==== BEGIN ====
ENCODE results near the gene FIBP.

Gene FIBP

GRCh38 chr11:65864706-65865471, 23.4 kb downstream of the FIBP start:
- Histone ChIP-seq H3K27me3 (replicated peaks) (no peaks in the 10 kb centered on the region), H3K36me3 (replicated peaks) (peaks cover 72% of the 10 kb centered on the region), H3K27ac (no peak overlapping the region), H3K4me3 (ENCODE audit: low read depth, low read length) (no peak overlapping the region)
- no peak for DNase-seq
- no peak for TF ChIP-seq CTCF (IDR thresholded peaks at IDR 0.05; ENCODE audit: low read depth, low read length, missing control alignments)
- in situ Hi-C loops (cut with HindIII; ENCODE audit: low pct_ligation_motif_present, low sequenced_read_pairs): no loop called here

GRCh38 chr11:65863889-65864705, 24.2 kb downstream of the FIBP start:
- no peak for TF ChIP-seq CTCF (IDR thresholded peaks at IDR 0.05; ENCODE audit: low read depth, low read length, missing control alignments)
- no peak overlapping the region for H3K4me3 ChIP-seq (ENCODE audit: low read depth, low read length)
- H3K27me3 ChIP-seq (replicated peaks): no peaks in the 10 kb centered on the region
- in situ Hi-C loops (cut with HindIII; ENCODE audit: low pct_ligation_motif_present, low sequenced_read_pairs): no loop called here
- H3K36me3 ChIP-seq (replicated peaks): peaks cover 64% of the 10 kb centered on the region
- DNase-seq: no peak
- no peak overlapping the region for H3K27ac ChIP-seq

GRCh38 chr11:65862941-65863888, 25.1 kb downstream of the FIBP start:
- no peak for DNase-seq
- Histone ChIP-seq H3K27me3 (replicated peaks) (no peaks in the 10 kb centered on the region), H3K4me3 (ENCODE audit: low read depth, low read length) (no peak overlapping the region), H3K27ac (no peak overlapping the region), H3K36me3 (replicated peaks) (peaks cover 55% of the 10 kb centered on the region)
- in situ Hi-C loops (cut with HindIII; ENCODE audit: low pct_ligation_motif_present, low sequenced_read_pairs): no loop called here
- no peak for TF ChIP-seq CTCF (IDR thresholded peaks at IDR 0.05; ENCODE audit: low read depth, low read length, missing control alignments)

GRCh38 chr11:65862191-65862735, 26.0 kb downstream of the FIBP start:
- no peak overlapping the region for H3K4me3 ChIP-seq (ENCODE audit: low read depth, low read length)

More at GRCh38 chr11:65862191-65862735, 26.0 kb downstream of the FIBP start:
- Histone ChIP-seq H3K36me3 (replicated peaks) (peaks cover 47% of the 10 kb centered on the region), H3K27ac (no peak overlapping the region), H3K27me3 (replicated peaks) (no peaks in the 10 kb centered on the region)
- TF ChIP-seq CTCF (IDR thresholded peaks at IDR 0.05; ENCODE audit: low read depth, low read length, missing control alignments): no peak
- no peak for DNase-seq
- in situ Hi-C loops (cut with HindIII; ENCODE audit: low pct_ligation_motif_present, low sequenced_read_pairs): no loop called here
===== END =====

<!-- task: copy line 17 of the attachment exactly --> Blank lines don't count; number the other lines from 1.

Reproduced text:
- no peak for DNase-seq